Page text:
The Dragon Boat festival is this entire weekend. It’s a big enough deal to give students a whole three days off school, and considering how Chinese education works, that makes Dragon Boat festival a big deal.

We’ve been spending all week preparing for this in various communities. Basically, many years ago, a poet (or politician? Stories vary) was fed up with the corruption of the government, and so he tied a rock to his leg and ran into the river. The fisherman that saw it happen frantically tried to rescue him, but they couldn’t find him. For days the people of the village went up and down the river in their boats, trying to find the poet’s body, but it was never recovered. For years, then, the people put rice into the river on the anniversary of the poet’s death. Then, one day, the poet appeared to a woman and told her an evil river spirit was eating all the rice, and that the people should wrap the rice in bamboo leaves and tie it shut with 4 different colored strings. So, the traditions are the festival are: Racing the dragon boats, which are big, decorated boats, and also the eating of ZongZu. ZongZu is a stick rice concoction wrapped up in a big bamboo leaf. It’s incredibly delicious but very sticky. Apparently, it’s hard to digest, which makes it great for breakfast because it’ll keep you full. So, we’ve been cooking this nonstop for a week. 

It’s very frustrating to learn. For starters, there’s a latent sexism, so every time we cook, someone says to me “Maybe it’s harder for boys than girls.” Of course, I take this as a challenge, and struggle to learn how to fold the bamboo leaves even more so as to prove that sexism is bad and Americans got the whole equality thing right.  However, the Chinese teaching method involves showing me at max speed then handing me a bamboo leaf to try. When I struggle for even a second, they rip it out of my hands and show me again while yelling at me in Chinese. Also each day we did it we were taught a different method, making it pretty impossible to figure out. Despite all of this, it was fun to hang out with a bunch of old Chinese ladies and make traditional food. We also made little pendants that looked like strawberries and filled them with some smelly Chinese herb. Apparently it’s used to ward mosquitoes and evil demon spirits.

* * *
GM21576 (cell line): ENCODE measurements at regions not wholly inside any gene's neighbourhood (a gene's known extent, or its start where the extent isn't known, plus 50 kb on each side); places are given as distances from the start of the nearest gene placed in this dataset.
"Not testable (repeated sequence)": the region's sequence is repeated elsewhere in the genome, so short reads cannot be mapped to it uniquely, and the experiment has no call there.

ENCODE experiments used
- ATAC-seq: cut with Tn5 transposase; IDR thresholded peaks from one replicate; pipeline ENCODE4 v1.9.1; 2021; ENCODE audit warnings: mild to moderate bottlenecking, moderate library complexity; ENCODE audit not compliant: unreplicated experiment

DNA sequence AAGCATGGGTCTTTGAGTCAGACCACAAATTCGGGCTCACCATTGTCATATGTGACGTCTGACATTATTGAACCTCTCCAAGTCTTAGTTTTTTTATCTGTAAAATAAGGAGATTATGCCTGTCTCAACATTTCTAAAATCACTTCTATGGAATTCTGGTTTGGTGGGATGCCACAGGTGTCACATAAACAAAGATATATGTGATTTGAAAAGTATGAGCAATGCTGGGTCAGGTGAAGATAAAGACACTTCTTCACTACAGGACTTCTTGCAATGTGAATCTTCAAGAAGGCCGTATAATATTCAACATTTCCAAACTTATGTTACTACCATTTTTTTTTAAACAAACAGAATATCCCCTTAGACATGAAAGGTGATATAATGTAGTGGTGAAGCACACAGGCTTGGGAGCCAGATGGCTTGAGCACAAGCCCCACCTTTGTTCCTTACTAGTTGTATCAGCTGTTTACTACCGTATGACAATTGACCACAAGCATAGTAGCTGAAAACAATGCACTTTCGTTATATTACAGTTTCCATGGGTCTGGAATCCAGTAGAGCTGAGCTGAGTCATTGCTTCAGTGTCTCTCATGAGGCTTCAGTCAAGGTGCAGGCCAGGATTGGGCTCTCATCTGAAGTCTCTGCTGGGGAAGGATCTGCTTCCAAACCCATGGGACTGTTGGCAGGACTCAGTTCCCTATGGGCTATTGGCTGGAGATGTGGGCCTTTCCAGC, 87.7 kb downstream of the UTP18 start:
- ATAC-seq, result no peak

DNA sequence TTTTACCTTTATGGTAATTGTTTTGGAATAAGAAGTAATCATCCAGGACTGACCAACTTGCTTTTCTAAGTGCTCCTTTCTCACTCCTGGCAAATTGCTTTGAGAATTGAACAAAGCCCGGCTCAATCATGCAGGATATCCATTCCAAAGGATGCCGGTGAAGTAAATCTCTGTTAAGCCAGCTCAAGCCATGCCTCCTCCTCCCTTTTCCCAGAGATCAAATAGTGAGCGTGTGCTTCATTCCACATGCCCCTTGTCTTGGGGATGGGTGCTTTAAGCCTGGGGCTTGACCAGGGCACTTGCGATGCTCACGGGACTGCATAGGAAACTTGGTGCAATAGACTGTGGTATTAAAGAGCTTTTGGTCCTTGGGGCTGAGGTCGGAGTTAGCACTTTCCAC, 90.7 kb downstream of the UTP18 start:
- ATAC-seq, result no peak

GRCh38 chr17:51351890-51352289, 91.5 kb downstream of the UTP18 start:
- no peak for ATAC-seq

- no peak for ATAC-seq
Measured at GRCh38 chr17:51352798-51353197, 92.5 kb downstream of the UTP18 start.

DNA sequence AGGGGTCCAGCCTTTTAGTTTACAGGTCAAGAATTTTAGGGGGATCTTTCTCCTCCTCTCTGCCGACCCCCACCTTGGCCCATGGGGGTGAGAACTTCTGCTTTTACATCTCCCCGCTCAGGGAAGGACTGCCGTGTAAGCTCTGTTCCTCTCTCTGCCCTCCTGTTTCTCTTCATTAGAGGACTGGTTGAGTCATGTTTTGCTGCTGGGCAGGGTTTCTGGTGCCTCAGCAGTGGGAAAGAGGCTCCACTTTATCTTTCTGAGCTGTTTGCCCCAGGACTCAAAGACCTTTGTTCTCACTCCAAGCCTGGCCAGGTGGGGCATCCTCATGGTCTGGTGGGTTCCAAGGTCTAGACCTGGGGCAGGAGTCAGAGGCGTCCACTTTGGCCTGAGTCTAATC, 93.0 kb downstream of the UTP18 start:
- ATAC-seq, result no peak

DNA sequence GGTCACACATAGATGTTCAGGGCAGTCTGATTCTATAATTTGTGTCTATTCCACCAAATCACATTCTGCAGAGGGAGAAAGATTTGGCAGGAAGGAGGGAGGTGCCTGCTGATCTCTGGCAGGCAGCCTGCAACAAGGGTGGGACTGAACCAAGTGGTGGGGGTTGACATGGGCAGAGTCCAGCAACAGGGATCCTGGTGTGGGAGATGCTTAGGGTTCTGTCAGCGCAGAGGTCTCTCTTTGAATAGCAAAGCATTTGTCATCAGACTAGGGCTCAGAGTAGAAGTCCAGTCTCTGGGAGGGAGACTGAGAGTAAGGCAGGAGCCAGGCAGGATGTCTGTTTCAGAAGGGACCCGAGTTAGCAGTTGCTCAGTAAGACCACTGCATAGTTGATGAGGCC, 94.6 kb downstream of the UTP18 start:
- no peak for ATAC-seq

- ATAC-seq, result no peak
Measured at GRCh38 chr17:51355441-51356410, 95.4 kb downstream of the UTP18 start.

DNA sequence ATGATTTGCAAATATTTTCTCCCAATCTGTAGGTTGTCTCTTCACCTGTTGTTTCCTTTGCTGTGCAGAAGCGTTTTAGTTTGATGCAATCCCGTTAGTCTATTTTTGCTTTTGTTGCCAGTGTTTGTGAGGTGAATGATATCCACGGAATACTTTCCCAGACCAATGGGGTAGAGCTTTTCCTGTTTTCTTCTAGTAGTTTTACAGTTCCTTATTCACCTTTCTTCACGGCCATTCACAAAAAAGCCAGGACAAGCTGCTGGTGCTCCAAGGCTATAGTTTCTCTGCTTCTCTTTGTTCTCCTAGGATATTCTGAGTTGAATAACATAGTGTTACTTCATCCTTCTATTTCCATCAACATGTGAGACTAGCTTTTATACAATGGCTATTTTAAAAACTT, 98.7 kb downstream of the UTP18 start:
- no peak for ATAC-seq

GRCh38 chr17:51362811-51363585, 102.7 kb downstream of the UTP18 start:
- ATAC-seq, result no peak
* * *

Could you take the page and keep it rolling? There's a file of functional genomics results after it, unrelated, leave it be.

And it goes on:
We’ve been taken to a lot of festival type things. At each one, there’s been a consistent trend: lipsyncing, communism, and over-dramatization. I’m having a hard time getting the two other videos  I wanted to show up, but I’ll edit this later. The festivals consisted of different kinds of performances, from singing and dancing to magic shows and some sort of opera thing. Thing is, if the performance doesn’t involve a kind of dance, it’s absolutely faked. The songs are lip-synced, the drums aren’t real, and even the plays are pre-recorded. The actors just walk around on stage moving their mouths. When I asked Kyle about this, he said that people are doing it because Chinese people are afraid of failure, and so would rather put on a fake show than possibly mess up. Even the national Dragon Boat festival show, which is something all Chinese people around the world watch every year, is pre-recorded now. He said, though, that people don’t watch it anymore because of this, so even Chinese people dislike the trend. I only wonder what they did before the invention of speakers. Each show also has a strong communist element, with plays where I hear “Mao Zedong” said over and over again. The dramatization I can’t really describe, so I had two videos of it I’ll put up later. In any case though, the strongest example was when we visited a TV station for a “Morality Awards” ceremony. There was a portion devoted to a police detective who died in a car wreck (possibly). They brought out one of his “co-workers,” who began to recite the most obviously acted eulogy I have ever witnessed. Dramatic pauses set to dramatic music while walking around on stage with absolutely rehearsed moves absolutely pointed to a practiced performance. To me, it seemed insulting, until I realized that the whole thing was likely made up, and that it was some sort of morality performance to get people to like the police more. I asked Zoey about it, and she was shocked that I thought it was real. She was sad that that experience was the only thing I took away from the visit to the TV station.